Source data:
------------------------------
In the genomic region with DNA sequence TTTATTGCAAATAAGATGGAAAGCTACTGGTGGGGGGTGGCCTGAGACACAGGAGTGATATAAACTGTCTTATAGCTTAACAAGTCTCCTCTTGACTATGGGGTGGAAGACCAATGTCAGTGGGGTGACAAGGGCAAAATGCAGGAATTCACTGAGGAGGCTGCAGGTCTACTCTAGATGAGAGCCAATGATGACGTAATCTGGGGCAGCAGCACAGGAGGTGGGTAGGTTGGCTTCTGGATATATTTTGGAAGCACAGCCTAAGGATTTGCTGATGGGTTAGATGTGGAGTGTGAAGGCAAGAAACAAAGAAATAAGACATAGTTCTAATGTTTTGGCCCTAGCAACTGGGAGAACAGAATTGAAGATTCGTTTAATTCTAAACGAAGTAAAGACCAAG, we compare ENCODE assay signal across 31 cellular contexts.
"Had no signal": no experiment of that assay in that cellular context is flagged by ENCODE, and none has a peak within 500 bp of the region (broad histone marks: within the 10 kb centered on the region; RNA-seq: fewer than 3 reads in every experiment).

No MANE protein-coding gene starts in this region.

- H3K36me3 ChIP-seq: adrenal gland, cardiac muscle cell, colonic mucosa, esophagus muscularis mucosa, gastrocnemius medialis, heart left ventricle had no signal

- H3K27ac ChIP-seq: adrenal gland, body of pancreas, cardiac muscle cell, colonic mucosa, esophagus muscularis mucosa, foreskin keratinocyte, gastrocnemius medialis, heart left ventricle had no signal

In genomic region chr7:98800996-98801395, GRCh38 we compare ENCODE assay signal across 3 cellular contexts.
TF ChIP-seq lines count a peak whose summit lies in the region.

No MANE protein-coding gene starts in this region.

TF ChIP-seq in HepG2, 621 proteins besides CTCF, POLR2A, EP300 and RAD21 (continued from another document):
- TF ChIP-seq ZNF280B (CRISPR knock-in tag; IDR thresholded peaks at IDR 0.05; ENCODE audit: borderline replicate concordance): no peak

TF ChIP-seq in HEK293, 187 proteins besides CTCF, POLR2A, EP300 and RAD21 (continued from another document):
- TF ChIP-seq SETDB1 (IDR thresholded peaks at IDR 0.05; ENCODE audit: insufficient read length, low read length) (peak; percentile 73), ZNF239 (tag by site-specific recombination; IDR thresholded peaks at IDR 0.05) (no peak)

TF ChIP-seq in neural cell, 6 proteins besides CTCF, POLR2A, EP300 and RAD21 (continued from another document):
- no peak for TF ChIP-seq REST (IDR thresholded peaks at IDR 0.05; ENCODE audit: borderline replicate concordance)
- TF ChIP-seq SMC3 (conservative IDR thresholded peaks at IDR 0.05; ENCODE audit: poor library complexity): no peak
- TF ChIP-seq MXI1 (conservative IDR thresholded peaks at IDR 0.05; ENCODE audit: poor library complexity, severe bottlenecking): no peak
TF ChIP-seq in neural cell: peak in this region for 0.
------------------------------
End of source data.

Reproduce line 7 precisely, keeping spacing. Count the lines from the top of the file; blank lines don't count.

TF ChIP-seq lines count a peak whose summit lies in the region.